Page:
One may say that this is unfair. I would actually kind of agree. Economic predictions are pretty hard to make. But the original chart is similarly unfair. Keep in mind that it took a few months to get the stimulus money out the door. In fact, they didn’t even release any data on the stimulus funds for second quarter 2009 (the first stimulus report was for third quarter 2009).
Side Note: This data has actually been scrubbed from the website. They’ve re-compiled the data into new categories. But I’m wary about trusting the data since it looks like, according to the official data, about $12 billion of the stimulus was spent before the stimulus was signed with projects being approved as early as 2000.
So the first several months of decline don’t even reflect the impact of the stimulus. The decline in new job losses seems to be just a happy coincidence that looks good on a chart.
The first part of this post is just an overview of the data I used to make this video, so if you don’t care about that, you can skip over it to the part where I talk about what the budget freeze means.
First, I’ve got a new video up called “What Does The Federal Budget Freeze Look Like?”
Here is the data summary of this video:
I got the budget numbers (budget, discretionary, mandatory) from the overview of the 2010 budget which includes projections for 2011. I did this because the 2011 budget is not available yet (although I understand that those projections are a bit low and the real budget will be bigger than the projection).
That gives us the following numbers:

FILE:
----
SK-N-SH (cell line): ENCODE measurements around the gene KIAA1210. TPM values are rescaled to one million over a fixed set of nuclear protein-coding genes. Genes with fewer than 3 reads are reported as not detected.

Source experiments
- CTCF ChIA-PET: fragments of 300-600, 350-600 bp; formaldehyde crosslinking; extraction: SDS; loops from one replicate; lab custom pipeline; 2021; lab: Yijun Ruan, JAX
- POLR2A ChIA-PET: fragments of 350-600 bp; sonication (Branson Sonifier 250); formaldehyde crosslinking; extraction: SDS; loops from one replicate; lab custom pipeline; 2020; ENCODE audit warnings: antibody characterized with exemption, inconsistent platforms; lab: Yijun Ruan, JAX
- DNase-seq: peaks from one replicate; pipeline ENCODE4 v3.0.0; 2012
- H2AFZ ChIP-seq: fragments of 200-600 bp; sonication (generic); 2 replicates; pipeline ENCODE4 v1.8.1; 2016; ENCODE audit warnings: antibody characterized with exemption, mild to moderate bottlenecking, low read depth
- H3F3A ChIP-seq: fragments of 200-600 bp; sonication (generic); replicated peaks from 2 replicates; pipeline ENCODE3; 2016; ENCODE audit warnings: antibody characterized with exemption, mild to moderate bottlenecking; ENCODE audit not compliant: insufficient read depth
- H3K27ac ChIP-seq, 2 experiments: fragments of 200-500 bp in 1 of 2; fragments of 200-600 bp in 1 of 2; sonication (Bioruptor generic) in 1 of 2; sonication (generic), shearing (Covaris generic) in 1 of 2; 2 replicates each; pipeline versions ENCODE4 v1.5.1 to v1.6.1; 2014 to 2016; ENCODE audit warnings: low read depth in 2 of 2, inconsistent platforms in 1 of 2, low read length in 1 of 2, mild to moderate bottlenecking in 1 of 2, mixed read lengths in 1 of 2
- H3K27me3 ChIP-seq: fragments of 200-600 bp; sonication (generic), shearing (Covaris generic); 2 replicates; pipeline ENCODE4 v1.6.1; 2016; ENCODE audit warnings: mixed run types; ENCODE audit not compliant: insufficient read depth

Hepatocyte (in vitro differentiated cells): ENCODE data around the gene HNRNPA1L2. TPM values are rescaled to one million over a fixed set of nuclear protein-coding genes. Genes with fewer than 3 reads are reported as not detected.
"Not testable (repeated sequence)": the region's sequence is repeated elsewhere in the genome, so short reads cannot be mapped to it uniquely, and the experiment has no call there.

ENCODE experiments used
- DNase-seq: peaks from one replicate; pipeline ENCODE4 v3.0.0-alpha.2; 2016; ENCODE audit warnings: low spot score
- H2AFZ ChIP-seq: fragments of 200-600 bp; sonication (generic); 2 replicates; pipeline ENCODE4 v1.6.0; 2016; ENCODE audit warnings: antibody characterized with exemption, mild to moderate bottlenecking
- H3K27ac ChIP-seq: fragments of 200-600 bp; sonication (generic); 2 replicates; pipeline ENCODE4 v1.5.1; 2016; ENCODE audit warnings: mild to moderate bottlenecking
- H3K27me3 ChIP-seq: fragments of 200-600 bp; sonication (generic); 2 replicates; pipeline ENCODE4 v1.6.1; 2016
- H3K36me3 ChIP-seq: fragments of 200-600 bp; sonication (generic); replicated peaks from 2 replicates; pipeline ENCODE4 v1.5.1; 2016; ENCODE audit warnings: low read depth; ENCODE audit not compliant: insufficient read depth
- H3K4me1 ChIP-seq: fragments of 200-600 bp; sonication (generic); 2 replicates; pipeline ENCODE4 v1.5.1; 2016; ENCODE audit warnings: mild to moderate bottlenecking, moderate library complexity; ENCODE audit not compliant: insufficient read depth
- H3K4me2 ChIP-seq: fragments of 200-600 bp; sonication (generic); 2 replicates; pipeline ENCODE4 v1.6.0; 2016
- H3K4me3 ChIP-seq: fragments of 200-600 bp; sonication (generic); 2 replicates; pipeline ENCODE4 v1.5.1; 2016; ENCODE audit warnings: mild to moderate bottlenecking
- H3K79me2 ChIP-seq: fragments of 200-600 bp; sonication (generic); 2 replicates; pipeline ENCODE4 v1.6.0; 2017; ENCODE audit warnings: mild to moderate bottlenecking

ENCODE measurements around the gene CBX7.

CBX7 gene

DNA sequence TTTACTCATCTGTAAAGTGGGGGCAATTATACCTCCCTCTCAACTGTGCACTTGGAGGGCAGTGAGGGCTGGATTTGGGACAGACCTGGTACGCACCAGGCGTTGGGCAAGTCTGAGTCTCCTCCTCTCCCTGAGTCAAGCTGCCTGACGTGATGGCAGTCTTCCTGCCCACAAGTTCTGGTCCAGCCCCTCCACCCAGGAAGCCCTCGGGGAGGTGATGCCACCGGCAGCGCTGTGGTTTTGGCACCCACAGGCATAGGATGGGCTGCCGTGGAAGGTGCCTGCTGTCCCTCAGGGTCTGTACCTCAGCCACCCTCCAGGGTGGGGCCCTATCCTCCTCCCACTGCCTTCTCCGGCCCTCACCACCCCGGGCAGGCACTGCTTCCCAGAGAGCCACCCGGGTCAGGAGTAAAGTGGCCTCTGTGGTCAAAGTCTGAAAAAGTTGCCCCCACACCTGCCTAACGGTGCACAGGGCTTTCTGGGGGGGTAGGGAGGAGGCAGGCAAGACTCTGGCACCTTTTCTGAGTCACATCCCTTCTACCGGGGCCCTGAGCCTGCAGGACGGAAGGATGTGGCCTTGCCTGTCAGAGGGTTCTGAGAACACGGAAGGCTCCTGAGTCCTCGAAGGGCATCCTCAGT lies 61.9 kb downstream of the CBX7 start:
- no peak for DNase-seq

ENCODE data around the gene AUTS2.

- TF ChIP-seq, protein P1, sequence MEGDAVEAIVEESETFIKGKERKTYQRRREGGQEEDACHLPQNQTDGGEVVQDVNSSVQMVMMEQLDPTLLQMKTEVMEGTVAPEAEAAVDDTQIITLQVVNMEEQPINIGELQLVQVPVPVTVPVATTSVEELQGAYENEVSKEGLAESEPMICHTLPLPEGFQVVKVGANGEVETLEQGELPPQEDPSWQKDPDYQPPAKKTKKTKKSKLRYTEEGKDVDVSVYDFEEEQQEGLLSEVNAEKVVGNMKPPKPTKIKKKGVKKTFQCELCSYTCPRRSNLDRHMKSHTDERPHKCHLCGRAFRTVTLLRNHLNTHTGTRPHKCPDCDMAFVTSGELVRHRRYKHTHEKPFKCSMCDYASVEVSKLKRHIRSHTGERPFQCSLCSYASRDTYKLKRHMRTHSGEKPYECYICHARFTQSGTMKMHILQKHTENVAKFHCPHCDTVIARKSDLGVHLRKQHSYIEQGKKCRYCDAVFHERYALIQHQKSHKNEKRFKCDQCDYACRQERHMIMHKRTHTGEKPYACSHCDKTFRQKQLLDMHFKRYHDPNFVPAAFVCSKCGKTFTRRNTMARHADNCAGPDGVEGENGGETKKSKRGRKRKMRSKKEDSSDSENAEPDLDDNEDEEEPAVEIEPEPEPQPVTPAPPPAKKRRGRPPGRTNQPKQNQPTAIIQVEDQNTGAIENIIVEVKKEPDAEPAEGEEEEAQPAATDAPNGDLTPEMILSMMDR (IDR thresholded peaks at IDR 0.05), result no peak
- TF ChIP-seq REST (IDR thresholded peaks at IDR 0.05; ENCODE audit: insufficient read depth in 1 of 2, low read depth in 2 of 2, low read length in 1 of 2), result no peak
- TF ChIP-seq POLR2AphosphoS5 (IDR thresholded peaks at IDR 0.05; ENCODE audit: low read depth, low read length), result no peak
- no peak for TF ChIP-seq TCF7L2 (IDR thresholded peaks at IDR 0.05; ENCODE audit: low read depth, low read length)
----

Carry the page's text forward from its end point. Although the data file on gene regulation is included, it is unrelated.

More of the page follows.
2011 Federal Budget – $3.7 trillion
Mandatory portion of federal budget – $2.322 trillion
Discretionary portion of federal budget – $1,380 trillion
I’ve seen it consistently reported that the freeze will affect $447 billion of the budget, although I imagine that number is subject to change. The amount saved from this freeze has been consistently reported as $15 billion in the first year and $250 billion over 10 years.
The stimulus funds as reported by recovery.gov at the time of this post are:
$195 billion in tax cuts that have not been applied
$202 billion in contracts, grants and loans that haven’t been spent
$121 billion in entitlements (what a creepy name) that haven’t been spent
If we left the tax cuts in place, but canceled the rest of the spending, we’d save $323 billion… which is a shade less than what I said in the video. Apparently, that is the result of some rounding errors in my spreadsheet, but the $4 billion comes out to about one and a half teaspoons, which isn’t enough to make a difference in the visualization.
As for the water part of it… If we assume that the budget is 192 ounces of water that we’ve split into 4 oz cups, then all the math in the video works out. I actually under-counted the unspent stimulus (it would be 17 ounces instead of 16). I measured my ice cube tray and found that each ice cube was 1.5 ounces and I used 1 and a half tablespoons of water to measure out the .75 ounces that would be equivalent to $15 billion.
<End of Boring Math Things>
OK… now to comment on what I think about the budget freeze to anyone who cares what I actually think.
First of all, I hate the “we’re saving $250 billion over 10 years” line. It is a piece of crass political rhetoric and I’m disappointed that the administration would use it. If they actually implement a three year freeze on the portion of the budget they’re talking about (which is a big if, but let’s assume the best), why measure the effects in the space of 10 years?